Hearst Unveils Private Ad-Buying Marketplace for Its Magazine Websites

A Play for Programmatic Online Advertising Dollars

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Another big magazine company is looking to ad tech to make its online ad inventory more valuable.

Six months after Conde Nast launched a private ad marketplace to increase the sell-through of its online ad space without opening it up to public ad exchanges, Hearst Magazines' digital unit -- Hearst Digital Media -- is starting to work with an ad-tech vendor on its own exchange.

Unlike Conde's exchange, though, Hearst Digital Media's platform is not aimed at increasing sell through on its sites; the company will continue to partner with select display and video ad networks to unload its unsold ad inventory. Rather, the new "audience exchange" (as Hearst is calling it) will let advertisers who are making upfront buys with Hearst's direct sales team target specific groups of consumers across Hearst Digital Media's 25-plus online brands, which include web and mobile sites for Seventeen, Elle, Good Housekeeping and Esquire.

For example, Hearst will start selling the ability to target ads to readers it has grouped into various food-related audience segments -- "dieter" may be one audience segment and "entertainer" may be another.

Advertisers' trading desks or demand-side platforms will plug into Hearst's exchange -- powered by Pubmatic -- to execute these buys. In theory, more targeted ads should generate better returns for these advertisers who are already doing business with Hearst. And happy advertisers usually mean increased budgets the next time around.

What's unique about this exchange is that it will also be connected directly to a Hearst-owned data-management platform that brands use to organize and create their own customer profiles and audience segments based on their own first-party data. This integration means advertisers can easily port over their own segments that they've created and then target ads to those custom groups across the Hearst sites.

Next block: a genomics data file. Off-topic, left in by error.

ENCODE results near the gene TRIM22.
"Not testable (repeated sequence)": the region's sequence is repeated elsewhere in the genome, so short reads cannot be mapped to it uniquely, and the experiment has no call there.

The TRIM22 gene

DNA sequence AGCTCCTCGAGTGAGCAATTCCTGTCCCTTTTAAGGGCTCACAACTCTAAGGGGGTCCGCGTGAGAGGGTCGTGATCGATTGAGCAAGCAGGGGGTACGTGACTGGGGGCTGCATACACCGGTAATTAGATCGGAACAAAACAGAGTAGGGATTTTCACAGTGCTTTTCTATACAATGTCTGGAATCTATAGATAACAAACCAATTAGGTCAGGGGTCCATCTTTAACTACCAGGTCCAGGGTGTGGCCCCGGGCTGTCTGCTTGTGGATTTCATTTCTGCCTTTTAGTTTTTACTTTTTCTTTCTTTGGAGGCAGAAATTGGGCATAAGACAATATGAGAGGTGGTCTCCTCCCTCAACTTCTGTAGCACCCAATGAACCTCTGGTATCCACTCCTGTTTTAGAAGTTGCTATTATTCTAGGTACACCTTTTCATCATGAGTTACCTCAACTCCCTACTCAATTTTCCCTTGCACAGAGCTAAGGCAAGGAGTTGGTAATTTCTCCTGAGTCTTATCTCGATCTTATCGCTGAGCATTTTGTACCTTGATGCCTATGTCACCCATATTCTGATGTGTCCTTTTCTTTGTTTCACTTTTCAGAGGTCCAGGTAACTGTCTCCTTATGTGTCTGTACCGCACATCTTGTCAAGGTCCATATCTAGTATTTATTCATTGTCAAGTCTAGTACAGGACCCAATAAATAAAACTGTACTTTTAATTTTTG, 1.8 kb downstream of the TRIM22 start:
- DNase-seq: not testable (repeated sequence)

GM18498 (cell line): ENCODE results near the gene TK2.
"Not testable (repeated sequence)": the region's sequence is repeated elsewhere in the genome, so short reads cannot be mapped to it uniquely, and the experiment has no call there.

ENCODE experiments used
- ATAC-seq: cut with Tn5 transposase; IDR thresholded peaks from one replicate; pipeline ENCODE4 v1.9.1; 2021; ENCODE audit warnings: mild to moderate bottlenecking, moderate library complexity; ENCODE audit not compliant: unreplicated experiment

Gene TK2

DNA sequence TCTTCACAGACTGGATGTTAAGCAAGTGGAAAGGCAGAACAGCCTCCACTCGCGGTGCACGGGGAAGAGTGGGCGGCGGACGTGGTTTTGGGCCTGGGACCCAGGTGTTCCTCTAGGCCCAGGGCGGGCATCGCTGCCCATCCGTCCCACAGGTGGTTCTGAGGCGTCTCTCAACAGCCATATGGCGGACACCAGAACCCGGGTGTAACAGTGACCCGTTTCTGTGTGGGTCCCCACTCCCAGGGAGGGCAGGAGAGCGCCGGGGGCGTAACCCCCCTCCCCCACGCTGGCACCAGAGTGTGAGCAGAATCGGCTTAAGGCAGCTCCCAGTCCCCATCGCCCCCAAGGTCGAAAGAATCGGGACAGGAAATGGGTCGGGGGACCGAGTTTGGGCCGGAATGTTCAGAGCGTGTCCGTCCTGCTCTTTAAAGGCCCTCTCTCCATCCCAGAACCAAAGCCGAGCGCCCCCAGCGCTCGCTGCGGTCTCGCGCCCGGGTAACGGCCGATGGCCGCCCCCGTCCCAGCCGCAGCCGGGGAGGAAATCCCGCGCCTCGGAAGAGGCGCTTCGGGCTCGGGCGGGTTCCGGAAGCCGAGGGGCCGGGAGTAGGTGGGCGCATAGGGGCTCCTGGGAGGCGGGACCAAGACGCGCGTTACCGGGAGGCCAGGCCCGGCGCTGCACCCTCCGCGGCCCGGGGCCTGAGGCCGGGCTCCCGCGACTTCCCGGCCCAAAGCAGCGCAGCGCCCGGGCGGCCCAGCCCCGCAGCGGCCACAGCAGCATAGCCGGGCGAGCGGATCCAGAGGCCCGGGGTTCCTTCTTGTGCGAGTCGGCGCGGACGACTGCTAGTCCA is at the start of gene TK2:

The data platform came to Hearst in December, when Hearst-owned digital agency iCrossing acquired a company called Red Aril. Separately, Hearst Digital Media eventually plans to use the data-management technology to help it group its own readers into different categories and personalize the content experience for each set of readers, according to Kristine Welker, the unit's chief revenue officer.

Hearst's hope is that the new audience exchange also helps it tap into budgets that its existing direct-sales advertisers have set aside for automated ad buying.

"We definitely recognize the growing need for efficiency," Ms. Welker said.

Hearst Digital Media properties registered 20.3 million unique visitors in May, up 39% from 14.6 million in the same month last year. When broken up into audience segments, the potential reach for a given ad buy is much smaller. With that said, Hearst plans to eventually allow advertisers to extend their audience buys to the digital properties of Hearst newspapers in addition to its magazine sites, according to Ms. Welker.

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